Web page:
Removed from the novelty of the technology, these 2010 ‘snapshots’ could seem now as anachronistic kitsch, emphasising Frederic Jameson’s postmodernist historicity gone-wild. The retro-mania ascribed to the use of pre-made filtering on Instagram historicises the present and elevates the mundane, but it also risks creating a distance between the contemporary conflicts or subjects driving the subject and the method in which these images are made. The present moment, historicised, expresses the desire for an instant past, an iconic past hewn from everyday life and shared. The authority of photojournalists’ touted ‘first draft of history’ and the aura of iconic moments representing a historicised past are disrupted by a medium which aspires to create iconic moments of the past—instantly.
John R. Blakinger, University of Arkansas
Culture War Machines
In recent years, accelerating digital networks have fuelled a new form of global warfare: the culture war. Staged online, fought through proxy battles on Instagram and Twitter, this mediated conflict has profound impacts. Dangerously fast information circulation has destroyed our visual attention, unstable conceptions of truth have destabilized our notions of reality, and a constant barrage of internet outrage has created immense turmoil. The arts are now experienced within this new media system, as a digital contest of images.
This paper examines the media technology of today’s culture war. It considers culture war not as analogy or metaphor but as a literal collision between the visual arts and military doctrine. How do artists, activists, and arts institutions wield digital technologies as weapons? How do their approaches draw directly from the strategies and tactics of traditional warfare? This paper focuses on specific conflicts over arts patronage, indigenous representation, museum funding, climate crisis, and the legacy of monuments, but positions all of these disputes in terms of the military-industrial-aesthetic complex that defines the art world and the iconoclastic violence, guerrilla tactics, and counterinsurgency techniques used by artists and activists alike. Drawing from sources like Carl von Clausewitz’s On War and the US Army’s Counterinsurgency Manual, as well as foundational concepts in military doctrine like the theory of the small war, it documents and demonstrates how social media has become culture war weapon. It reveals today’s avant-garde as a literally militaristic cultural formation.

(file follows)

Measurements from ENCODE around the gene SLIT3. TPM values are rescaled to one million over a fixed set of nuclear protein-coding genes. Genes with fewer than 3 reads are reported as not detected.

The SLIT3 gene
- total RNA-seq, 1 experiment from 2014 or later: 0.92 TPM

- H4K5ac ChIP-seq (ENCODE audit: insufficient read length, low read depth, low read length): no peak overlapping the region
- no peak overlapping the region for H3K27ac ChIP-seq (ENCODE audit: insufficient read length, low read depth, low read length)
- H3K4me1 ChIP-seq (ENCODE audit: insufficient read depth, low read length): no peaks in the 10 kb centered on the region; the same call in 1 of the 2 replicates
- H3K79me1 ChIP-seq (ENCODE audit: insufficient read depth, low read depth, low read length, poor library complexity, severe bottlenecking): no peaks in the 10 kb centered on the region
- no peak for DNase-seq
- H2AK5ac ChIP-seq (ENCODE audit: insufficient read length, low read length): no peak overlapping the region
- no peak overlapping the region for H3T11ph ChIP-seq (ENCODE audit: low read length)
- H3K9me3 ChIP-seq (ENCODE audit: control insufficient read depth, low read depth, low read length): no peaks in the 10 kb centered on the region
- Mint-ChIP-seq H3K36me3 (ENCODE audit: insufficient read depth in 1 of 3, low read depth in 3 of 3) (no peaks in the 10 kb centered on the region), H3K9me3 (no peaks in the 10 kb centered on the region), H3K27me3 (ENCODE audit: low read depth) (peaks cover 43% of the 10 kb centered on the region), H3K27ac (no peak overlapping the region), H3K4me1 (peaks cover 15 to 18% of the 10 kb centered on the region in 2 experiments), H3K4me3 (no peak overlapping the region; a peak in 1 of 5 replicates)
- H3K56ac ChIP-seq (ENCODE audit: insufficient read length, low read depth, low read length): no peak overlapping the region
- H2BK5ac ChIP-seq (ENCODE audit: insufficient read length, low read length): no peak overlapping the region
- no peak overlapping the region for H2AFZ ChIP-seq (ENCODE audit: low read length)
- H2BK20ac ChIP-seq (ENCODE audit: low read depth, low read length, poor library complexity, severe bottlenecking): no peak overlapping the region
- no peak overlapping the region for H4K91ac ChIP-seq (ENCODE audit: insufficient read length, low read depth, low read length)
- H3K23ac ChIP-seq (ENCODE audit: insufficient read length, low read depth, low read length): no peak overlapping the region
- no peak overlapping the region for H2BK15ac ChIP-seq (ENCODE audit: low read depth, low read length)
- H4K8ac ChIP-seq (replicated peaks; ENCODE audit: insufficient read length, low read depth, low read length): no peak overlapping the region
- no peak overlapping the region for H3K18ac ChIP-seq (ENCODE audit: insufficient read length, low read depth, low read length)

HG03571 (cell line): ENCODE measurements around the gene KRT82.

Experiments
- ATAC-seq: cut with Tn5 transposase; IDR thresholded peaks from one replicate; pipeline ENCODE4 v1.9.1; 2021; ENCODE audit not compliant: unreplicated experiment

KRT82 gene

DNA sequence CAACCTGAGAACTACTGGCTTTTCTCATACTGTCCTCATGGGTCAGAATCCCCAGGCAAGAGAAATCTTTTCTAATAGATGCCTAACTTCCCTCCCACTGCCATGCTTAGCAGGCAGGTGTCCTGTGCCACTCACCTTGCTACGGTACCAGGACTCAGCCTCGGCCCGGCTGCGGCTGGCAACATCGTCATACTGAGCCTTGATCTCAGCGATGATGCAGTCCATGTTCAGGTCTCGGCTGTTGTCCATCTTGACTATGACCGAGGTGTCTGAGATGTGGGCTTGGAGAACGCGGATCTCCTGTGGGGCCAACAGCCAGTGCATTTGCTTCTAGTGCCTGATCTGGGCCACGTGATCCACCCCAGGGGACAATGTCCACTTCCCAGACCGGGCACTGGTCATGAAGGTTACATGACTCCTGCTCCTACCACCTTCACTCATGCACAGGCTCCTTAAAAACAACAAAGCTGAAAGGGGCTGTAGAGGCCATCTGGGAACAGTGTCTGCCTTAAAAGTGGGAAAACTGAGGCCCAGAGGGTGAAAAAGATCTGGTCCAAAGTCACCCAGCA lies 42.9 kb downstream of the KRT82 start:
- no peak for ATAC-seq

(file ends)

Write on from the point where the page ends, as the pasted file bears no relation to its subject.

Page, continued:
Dawna Schuld, Texas A&M University
Augmenting Reality, Rationalising Subjects
This paper examines the ethics of ‘immersive’ experience as framed and mediated by digital technologies in the field of augmented reality (AR). I argue that, through a long process of rationalisation that accelerated with the Cold War, imaging technology did not alter experience so much as it displaced an embodied—and presumably unreliable—sense of reality via coordinating augmentations. Such rationalisation necessitates synchronicity and neutralises self-reflection—an effective, if dehumanising, strategy in a military context. But heightened use of AR in the entertainment industry—which increasingly includes museums—has also prompted the production of ‘immersive’ experiences for users and/or visitors that sublimate a personal, analogue (unmediated) sense of reality when encountering artworks and historical artifacts. Rather than reify the subjective logic of AR, artists Janet Cardiff and George-Bures Miller destabilise it by accommodating real-time incidentals in their interactive walks. Cardiff’s binaurally recorded voice seems to occupy the head of the listener/walker, but (un-augmented) reality interpolates, introducing fissures in the narrative. Similarly, the art collective Forensic Architecture, seeking ‘memory-justice’ for the former tortured inmates of Saydnaya Prison in Syria, eschew an excess of immersive tactics and instead present a fluid visualisation that constantly switches narratives. These partial reconstructions do not augment a singular shared memory as much as they complement and contradict one other. In each instance, the very instability of the remembered reality shown is what makes it believable as evidence, whereas rationalisation assumes that personal memories are unreliable and therefore imposes reconciliation on those who cannot provide it.